Numbers 12. Report of Colonel Edward N. Hallowell, Fifty-fourth Massachusetts Infantry, of engagement at Olustee.
HDQRS. FIFTY-FOURTH MASSACHUSETTS VOLUNTEERS,
Jacksonville, Fla., March 1, 1864.
LIEUTENANT: At 8.30 o'clock on the morning of February 20, 1864, the Fifty-fourth Massachusetts Volunteers left Barber's with its colonel, lieutenant-colonel, 13 line officers, and about 480 enlisted men, the rest of the regiment having been detailed for other duty. It marched in charge of wagon train to Olustee, at which place the train was stopped and the regiment moved forward at the double-quick about 2 miles, where it was formed in line between the railroad and dirt road, under a sharp fire from the enemy. In this formation it advanced some 200 yards through a swamp, driving the enemy from some guns, and checking the advance of a column of the enemy's infantry. After firing about 20,000 cartridges, the men of the regiment were ordered to retreat by Colonel James Montgomery, commanding brigade. A new line was formed on the right of the dirt road, where the regiment staid till after dark, when it was ordered, through Colonel Barton, to march back to Barber's, where it arrived one hour after midnight.
Their loss in officers was 3 wounded-Captain R. H. L. Jewett, First Lieutenant H. W. Littlefield, and First Lieutenant E. G. Tomlinson-in enlisted men, killed, 13; wounded, 63; missing, 8; total, 87.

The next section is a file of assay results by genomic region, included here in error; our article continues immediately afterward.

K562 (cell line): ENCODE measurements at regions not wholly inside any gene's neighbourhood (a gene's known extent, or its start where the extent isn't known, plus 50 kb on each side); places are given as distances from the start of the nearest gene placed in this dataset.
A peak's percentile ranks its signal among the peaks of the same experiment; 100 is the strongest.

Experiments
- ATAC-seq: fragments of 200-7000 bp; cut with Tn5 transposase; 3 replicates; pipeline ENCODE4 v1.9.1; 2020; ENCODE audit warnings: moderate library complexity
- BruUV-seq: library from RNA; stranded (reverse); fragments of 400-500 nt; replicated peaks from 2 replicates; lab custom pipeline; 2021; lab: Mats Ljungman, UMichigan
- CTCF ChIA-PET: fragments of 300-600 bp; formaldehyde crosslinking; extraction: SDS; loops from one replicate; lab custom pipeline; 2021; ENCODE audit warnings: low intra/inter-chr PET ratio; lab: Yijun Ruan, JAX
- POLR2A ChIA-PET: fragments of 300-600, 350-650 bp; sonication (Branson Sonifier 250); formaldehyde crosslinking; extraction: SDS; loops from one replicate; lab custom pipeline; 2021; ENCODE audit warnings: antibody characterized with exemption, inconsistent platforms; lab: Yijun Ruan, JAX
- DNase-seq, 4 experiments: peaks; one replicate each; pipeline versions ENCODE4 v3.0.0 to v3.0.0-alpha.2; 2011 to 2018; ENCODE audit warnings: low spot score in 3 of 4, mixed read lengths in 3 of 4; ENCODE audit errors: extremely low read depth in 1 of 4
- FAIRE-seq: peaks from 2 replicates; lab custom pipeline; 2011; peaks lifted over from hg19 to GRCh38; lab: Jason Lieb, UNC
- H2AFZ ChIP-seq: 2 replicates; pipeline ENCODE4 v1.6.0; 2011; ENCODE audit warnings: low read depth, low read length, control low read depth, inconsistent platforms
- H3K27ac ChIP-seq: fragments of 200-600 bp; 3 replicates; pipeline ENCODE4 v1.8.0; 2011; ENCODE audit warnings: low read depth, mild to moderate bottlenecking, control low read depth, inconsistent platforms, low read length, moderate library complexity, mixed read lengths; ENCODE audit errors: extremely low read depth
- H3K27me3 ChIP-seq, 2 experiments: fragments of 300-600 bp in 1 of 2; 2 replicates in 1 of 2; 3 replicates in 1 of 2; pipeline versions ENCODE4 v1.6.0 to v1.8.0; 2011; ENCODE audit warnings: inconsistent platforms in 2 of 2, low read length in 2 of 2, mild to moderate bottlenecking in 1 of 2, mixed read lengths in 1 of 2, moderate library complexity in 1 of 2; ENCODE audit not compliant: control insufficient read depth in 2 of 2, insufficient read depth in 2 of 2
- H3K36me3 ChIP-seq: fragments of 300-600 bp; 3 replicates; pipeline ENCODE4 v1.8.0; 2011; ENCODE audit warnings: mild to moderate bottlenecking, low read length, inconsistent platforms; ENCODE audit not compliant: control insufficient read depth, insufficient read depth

The State color three times fell and each time was caught up by another corporal. Sergt. Stephen A. Swails, acting sergeant-major, deserves special praise for his coolness, bravery, and efficiency during the action; he received a severe but not mortal wound in the head.
I have the honor to be, very respectfully, your obedient servant,
E. N. HALLOWELL,
Colonel Fifty-fourth Massachusetts Volunteers.
Lieutenant R. M. HALL,
Acting Assistant Adjutant-General.
Numbers 13. Report of Captain Loomis L. Langdon, Battery M, First U. S. Artillery, of engagement at Olustee.
HEADQUARTERS ARTILLERY BRIGADE,
Jacksonville, Fla., March 25, 1864.
SIR: Pursuant to instructions, I have the honor to report the action of the artillery under my command at the late battle of Olustee, Fla., February 20, 1864:
On the morning of February 20, General Seymour's command, of which my own was a portion, left Barber's Ford, near Saint Mary's River, en route for Lake City. My own immediate command consisted of my battery (M, First Artillery), four light 12-pounder brass guns, and a section of Captain James' Third Rhode Island Volunteer Artillery, under Lieutenant Metcalf, in all six guns. I was